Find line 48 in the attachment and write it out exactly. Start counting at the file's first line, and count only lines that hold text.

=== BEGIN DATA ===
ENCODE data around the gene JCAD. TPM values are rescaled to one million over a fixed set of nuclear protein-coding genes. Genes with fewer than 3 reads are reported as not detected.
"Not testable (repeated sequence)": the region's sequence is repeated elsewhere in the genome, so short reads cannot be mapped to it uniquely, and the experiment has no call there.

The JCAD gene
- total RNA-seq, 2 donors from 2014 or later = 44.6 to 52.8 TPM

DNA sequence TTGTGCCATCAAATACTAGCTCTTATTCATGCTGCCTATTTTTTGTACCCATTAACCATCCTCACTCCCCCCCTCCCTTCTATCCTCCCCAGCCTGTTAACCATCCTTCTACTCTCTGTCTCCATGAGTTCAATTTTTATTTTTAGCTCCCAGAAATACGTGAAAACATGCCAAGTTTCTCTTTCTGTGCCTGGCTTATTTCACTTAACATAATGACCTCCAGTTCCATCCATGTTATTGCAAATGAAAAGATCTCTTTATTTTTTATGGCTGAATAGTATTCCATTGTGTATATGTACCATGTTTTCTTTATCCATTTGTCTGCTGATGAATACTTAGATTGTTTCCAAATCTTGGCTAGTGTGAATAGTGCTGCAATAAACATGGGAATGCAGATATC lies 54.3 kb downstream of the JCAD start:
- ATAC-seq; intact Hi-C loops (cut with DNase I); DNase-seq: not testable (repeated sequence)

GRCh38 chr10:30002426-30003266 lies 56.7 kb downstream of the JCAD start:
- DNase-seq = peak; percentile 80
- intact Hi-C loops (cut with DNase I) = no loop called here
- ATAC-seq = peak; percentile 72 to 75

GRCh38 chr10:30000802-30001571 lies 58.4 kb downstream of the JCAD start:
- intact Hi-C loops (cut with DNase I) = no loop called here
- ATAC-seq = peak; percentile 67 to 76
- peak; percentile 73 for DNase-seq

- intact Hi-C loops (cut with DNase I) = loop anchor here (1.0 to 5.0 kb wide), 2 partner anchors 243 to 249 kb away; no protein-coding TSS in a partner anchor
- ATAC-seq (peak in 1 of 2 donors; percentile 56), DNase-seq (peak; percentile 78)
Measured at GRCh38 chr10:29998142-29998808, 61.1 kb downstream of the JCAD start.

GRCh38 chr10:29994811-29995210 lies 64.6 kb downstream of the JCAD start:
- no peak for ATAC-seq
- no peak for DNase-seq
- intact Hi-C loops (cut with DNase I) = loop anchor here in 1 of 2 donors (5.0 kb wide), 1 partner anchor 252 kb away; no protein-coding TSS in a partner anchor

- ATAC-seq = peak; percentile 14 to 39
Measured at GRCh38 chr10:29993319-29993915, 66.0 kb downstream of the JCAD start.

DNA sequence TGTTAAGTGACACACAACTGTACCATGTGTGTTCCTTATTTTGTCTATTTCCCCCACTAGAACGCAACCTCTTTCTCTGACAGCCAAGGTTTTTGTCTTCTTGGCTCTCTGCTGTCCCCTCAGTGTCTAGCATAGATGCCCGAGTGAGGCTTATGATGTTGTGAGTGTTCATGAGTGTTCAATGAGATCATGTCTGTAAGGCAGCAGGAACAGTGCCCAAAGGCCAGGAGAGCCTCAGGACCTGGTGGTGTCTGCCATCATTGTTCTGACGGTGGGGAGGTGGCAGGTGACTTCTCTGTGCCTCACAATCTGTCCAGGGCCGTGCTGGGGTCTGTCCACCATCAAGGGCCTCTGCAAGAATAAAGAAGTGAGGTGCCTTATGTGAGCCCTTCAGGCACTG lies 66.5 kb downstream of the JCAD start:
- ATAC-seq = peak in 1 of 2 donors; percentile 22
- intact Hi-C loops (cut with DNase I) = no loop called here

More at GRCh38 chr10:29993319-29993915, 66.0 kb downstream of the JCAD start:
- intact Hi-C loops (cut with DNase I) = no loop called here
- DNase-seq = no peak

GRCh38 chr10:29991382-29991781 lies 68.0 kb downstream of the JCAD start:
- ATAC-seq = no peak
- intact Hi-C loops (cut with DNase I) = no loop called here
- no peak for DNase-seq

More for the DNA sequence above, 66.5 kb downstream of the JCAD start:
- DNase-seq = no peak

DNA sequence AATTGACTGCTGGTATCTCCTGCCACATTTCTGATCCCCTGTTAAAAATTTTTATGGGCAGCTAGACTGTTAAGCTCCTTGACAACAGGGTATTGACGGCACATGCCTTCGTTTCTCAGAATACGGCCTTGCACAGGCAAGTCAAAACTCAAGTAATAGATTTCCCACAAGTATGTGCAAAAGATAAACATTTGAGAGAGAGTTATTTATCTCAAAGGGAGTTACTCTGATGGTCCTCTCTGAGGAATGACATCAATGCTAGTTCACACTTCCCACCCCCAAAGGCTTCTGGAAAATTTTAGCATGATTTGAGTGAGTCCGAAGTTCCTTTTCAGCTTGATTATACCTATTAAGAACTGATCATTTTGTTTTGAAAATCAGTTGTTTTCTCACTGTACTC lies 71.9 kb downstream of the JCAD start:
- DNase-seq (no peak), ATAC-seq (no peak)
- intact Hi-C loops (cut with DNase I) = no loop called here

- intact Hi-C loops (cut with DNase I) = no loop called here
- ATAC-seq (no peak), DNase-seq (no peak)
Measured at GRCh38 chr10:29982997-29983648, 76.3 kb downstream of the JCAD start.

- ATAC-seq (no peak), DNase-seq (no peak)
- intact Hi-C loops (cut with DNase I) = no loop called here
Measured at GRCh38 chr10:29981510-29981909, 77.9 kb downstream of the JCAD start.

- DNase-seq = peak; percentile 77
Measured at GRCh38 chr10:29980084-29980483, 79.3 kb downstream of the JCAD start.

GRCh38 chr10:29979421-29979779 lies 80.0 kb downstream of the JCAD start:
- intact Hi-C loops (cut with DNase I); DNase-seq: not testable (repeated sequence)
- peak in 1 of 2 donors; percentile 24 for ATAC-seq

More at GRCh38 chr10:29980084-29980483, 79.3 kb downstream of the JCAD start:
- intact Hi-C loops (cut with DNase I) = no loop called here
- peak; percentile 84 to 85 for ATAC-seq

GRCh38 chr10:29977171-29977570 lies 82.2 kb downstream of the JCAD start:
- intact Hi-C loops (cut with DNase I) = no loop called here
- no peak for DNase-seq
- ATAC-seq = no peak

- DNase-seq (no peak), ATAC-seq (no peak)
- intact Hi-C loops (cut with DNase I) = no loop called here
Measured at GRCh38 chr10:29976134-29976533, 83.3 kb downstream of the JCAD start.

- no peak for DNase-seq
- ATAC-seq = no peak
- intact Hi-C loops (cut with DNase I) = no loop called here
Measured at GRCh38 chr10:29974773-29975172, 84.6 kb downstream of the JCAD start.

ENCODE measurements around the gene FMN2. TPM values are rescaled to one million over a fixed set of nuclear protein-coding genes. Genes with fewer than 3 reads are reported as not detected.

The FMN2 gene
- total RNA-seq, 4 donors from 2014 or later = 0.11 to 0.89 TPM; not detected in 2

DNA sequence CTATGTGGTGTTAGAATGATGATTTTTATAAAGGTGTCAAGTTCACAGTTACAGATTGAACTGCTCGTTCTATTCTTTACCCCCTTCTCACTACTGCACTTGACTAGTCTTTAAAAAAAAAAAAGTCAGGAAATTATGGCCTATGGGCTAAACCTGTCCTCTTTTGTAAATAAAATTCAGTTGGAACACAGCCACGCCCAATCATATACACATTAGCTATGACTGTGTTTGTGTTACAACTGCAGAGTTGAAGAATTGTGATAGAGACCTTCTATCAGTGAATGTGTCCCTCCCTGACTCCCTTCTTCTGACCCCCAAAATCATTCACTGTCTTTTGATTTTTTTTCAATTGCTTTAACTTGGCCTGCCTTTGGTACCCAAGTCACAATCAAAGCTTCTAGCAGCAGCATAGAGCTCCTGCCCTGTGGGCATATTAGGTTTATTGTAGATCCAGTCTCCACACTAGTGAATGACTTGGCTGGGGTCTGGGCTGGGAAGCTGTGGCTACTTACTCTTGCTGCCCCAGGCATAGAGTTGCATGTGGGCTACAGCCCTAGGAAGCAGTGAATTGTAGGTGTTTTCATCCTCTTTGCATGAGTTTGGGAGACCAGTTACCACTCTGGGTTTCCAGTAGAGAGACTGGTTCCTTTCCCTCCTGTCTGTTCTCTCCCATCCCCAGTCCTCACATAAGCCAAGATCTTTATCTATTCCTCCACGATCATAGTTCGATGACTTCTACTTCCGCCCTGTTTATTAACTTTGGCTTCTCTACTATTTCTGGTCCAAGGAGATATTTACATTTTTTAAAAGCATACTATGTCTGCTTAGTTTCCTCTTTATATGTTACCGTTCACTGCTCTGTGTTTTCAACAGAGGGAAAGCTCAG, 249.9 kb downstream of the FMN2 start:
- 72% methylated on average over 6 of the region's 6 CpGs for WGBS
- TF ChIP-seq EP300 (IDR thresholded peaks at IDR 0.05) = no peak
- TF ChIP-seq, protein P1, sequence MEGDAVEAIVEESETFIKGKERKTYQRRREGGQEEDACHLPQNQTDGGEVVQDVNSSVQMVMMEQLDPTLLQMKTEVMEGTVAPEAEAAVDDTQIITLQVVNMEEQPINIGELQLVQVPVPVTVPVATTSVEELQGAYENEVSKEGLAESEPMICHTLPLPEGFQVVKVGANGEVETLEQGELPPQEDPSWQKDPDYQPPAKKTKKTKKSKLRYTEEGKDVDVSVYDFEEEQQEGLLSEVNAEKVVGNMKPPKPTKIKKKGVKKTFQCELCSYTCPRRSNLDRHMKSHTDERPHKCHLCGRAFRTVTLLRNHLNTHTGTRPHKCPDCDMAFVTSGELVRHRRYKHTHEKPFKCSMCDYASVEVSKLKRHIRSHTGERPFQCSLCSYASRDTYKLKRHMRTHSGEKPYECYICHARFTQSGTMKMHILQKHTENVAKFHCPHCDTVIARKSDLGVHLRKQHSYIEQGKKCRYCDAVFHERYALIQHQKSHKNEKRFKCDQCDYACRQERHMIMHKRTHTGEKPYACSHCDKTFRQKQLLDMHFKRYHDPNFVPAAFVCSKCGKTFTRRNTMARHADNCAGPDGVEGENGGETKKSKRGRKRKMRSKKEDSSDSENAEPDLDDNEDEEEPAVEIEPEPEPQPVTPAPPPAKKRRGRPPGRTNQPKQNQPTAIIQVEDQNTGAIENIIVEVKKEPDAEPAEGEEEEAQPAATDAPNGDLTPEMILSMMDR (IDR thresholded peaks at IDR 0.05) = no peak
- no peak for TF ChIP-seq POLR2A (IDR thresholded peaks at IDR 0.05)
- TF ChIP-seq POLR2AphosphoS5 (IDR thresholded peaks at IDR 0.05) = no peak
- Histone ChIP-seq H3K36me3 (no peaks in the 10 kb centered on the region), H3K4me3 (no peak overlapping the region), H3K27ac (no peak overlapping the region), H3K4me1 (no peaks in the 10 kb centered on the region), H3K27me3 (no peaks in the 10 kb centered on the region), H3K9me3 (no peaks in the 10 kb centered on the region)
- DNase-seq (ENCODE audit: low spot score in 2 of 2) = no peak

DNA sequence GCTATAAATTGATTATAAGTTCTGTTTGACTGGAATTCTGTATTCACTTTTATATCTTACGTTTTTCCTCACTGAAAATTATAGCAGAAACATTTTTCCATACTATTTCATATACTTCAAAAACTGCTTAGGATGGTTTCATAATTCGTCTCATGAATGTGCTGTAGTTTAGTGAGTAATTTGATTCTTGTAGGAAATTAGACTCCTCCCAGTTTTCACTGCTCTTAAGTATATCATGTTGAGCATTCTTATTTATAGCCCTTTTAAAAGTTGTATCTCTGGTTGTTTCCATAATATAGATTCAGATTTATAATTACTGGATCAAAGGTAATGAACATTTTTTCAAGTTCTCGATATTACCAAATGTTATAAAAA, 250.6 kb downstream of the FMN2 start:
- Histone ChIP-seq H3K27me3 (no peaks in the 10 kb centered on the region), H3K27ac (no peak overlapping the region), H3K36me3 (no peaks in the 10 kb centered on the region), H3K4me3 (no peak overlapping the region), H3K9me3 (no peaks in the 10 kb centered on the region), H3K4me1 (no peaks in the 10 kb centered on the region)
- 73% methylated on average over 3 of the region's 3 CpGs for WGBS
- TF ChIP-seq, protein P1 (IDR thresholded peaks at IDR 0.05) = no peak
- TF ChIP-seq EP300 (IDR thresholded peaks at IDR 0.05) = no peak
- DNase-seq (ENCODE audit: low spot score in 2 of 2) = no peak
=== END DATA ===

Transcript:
- intact Hi-C loops (cut with DNase I); DNase-seq: not testable (repeated sequence)